• Users Online: 965
  • Home
  • Print this page
  • Email this page
Home About us Editorial board Ahead of print Current issue Search Archives Submit article Instructions Contacts Login 
ORIGINAL ARTICLE
Year : 2020  |  Volume : 12  |  Issue : 2  |  Page : 123-129

Logistic regression analysis to predict mortality risk in COVID-19 patients from routine hematologic parameters


1 Department of Medicine, SMS Medical College and Attached Hospitals, Jaipur, Rajasthan, India
2 Department of Physiology, SMS Medical College and Attached Hospitals, Jaipur, Rajasthan, India
3 Department of Physiology, Government Medical College, Barmer, Rajasthan, India
4 Department of Pharmacology, SMS Medical College and Attached Hospitals, Jaipur, Rajasthan, India

Correspondence Address:
Dr. Amit Tak
4, Pushpa Path, Uniara Garden, Moti Dungri Road, Jaipur - 302 004, Rajasthan
India
Login to access the Email id

Source of Support: None, Conflict of Interest: None


DOI: 10.4103/ijmbs.ijmbs_58_20

Rights and Permissions

Background: The triage of coronavirus-19 patients into various strata based on some prognostic indicator might prove a utilitarian strategy in the management of epidemic. The goal of health-care facilities is optimization of the use of medical resources. The present study aimed to develop a predictor model of mortality risk from routine hematologic parameters. Patients and Methods: In this retrospective case–control study, seventy survivors (n = 47) and nonsurvivors (n = 23) were enrolled who were laboratory-confirmed coronavirus disease 2019 (COVID-19) cases from SMS Medical College, Jaipur (Rajasthan, India). The clinical and routine blood profile of the survivors and nonsurvivors was recorded. A logistic regression model was fitted with step-wise method to the above dataset with dependent variable such as survivor or nonsurvivor and independent variables such as age, sex, symptoms, random blood glucose, and complete blood count. The best model was selected on the basis of Akaike information criterion. Results: It was observed that differential neutrophil count (%) and random blood sugar (RBS in mg/dL) are the statistically significant regressors (P < 0.05). The performance metrics of the model with 5-fold cross-validation showed area under the receiver operating characteristic curve, sensitivity, specificity, and validation accuracy to be 0.95, 90%, 92%, and 70%, respectively. The cutoff probability comes out at 0.30 for the outcome (nonsurvivor as success). Conclusion: The study concludes that differential neutrophil count and RBS levels can be used as early screening tools of mortality risk in COVID-19 patients and they assist in further patient management.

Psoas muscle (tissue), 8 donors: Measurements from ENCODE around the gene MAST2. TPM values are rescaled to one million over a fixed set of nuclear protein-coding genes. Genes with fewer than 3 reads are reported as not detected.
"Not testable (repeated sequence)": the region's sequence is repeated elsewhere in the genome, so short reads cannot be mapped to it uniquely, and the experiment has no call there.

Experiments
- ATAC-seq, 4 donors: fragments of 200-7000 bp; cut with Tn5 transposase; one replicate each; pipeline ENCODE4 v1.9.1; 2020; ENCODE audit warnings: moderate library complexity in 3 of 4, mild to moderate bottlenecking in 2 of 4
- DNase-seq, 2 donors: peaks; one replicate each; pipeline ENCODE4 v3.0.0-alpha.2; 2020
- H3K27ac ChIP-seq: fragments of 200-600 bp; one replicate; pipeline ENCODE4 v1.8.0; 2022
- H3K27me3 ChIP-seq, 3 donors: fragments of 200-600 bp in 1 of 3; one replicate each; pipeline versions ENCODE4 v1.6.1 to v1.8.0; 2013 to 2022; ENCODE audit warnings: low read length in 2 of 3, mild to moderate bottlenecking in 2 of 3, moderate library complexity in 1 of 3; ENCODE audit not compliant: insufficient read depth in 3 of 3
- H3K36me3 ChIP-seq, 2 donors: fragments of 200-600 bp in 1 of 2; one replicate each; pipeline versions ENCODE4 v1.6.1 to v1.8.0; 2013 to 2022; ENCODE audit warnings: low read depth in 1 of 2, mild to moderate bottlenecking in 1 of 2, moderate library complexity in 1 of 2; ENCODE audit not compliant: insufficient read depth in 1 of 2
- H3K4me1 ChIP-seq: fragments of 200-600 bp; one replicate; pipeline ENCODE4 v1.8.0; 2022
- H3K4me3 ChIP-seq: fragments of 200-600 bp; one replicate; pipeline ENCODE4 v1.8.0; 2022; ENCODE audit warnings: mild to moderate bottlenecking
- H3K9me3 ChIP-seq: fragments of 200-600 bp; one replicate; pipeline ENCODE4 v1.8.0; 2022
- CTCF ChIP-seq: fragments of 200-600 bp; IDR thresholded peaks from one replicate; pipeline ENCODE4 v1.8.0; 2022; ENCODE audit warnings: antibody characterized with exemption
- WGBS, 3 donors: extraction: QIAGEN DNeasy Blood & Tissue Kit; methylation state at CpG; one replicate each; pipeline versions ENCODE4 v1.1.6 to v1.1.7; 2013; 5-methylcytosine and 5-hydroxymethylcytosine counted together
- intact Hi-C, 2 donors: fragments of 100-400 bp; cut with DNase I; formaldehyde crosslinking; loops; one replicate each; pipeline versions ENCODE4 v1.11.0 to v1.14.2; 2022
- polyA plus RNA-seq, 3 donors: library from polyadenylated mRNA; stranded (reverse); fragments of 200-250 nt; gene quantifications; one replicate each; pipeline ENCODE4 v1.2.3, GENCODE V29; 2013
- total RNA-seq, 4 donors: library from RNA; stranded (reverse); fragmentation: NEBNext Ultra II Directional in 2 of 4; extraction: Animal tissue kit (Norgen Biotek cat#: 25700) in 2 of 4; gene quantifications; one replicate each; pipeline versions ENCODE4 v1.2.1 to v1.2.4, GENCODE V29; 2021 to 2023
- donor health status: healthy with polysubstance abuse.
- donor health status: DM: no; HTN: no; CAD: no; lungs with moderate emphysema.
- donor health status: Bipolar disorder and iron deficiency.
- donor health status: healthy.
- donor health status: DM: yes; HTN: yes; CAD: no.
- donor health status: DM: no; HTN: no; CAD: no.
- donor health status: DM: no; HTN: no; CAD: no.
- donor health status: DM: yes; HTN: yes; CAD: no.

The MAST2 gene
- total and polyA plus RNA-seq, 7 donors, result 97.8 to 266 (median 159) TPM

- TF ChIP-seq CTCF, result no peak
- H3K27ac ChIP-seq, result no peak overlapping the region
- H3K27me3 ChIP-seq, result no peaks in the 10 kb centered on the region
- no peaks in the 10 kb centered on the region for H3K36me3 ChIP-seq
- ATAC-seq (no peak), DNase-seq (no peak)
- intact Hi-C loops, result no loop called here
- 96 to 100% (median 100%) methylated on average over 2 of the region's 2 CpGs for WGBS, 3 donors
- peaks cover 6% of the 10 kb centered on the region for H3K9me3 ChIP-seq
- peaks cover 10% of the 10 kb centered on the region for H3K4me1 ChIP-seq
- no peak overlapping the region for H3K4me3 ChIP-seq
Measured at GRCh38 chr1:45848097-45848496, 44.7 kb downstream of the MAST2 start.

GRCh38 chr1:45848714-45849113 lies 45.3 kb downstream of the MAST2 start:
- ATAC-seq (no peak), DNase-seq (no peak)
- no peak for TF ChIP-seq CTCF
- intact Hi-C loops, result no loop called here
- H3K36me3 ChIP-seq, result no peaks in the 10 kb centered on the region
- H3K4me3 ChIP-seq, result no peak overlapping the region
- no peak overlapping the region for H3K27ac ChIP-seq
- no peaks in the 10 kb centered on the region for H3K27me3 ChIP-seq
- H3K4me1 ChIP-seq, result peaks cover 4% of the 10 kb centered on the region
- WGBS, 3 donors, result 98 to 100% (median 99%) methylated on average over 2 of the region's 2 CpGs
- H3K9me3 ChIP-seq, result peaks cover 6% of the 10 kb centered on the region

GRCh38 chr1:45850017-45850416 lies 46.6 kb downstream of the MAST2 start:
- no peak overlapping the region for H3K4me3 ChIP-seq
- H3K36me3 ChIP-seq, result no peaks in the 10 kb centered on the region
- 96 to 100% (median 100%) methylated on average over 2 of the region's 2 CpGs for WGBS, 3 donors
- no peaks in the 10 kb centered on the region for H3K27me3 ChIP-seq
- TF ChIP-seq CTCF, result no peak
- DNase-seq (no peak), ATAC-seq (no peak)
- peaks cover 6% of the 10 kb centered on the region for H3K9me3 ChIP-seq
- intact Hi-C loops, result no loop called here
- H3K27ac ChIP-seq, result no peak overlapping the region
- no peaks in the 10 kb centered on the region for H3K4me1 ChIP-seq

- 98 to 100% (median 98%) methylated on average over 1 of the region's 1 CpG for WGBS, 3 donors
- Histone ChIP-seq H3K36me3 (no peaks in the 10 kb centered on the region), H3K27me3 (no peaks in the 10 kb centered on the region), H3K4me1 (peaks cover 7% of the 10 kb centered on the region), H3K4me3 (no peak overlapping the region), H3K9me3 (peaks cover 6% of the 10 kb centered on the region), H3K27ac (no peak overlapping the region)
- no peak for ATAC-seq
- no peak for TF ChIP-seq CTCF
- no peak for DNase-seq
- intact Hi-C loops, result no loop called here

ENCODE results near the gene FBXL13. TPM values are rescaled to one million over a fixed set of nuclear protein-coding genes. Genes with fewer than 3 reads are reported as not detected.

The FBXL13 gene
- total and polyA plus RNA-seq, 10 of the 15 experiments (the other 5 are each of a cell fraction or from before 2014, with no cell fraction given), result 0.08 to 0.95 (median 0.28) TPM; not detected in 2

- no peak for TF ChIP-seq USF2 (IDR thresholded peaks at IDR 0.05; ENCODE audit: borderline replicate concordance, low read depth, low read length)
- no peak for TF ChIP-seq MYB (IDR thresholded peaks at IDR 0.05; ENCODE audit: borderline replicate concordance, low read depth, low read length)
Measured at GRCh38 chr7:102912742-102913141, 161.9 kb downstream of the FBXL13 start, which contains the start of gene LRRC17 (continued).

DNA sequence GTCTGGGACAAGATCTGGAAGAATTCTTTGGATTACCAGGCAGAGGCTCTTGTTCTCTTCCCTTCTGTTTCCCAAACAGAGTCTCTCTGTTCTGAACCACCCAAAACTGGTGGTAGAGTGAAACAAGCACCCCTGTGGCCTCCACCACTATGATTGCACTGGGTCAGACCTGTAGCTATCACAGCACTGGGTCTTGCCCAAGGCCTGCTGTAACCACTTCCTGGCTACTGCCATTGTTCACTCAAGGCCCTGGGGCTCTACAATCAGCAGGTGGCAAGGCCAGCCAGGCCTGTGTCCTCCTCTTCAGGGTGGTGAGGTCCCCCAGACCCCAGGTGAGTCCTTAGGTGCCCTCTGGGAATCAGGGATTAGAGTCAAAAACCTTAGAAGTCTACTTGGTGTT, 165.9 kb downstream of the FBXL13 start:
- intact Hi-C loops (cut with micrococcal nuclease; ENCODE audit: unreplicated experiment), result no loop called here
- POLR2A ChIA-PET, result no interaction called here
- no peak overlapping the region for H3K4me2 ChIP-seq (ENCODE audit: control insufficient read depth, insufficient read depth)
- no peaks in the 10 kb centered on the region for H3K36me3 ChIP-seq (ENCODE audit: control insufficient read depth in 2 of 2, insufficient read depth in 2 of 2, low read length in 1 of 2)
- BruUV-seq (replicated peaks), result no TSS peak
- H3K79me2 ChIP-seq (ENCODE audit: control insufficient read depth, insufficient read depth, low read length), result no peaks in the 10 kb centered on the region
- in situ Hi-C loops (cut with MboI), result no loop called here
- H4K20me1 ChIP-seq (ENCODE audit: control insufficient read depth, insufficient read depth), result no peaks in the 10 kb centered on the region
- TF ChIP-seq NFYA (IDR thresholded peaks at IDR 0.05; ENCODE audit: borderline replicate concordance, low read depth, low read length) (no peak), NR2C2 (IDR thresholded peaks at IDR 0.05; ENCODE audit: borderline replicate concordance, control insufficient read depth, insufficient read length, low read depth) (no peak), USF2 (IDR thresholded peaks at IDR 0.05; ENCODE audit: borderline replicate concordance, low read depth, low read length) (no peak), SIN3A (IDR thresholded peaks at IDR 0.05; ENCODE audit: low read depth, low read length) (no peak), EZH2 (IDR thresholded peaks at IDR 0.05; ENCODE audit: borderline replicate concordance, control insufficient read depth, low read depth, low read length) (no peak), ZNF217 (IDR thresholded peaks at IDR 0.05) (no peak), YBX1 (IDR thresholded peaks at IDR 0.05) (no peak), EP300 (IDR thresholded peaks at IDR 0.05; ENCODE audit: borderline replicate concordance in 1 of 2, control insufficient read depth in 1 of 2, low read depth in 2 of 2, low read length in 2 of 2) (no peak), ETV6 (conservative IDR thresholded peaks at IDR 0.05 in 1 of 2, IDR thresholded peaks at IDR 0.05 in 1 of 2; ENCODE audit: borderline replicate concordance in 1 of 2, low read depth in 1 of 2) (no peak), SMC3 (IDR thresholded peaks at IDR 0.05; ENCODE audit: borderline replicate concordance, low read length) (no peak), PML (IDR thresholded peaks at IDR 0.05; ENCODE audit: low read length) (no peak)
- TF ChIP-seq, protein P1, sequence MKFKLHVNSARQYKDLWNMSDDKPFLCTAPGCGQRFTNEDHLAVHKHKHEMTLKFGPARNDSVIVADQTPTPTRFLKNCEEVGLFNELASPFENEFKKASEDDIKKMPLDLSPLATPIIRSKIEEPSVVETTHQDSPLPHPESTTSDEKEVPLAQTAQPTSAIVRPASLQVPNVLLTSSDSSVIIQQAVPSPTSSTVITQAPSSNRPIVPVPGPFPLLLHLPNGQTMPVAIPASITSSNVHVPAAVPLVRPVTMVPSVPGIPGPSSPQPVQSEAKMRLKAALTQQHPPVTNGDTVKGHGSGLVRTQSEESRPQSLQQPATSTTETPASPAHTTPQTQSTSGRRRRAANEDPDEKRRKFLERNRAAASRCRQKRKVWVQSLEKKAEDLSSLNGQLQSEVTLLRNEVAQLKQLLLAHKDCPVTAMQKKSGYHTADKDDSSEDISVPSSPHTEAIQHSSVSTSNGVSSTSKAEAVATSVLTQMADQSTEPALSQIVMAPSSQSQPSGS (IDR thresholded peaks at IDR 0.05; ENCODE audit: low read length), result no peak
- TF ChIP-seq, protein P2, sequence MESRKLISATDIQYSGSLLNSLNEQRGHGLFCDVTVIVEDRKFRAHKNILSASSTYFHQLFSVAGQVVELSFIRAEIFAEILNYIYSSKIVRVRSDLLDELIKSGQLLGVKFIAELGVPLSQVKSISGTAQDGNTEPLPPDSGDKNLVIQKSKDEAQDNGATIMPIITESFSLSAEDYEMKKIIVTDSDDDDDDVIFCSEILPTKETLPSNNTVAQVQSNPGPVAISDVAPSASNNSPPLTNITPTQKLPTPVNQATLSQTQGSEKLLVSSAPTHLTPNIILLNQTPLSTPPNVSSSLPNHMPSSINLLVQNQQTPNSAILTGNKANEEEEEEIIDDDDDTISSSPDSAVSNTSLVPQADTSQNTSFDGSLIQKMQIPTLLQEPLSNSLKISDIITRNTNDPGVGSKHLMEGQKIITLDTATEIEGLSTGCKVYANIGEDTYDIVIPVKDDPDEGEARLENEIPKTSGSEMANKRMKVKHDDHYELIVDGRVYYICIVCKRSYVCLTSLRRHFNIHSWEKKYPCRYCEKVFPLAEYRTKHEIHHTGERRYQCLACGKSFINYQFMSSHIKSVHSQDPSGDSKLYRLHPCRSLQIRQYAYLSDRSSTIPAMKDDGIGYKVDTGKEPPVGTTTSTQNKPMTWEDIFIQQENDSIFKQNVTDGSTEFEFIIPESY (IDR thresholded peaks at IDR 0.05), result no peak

[FULL TEXT] [PDF]*
Print this article     Email this article
 Next article
 Previous article
 Table of Contents

 Similar in PUBMED
   Search Pubmed for
   Search in Google Scholar for
 Related articles
 Citation Manager
 Access Statistics
 Reader Comments
 Email Alert *
 Add to My List *
 * Requires registration (Free)
 

 Article Access Statistics
    Viewed3231    
    Printed79    
    Emailed0    
    PDF Downloaded387    
    Comments [Add]    

Recommend this journal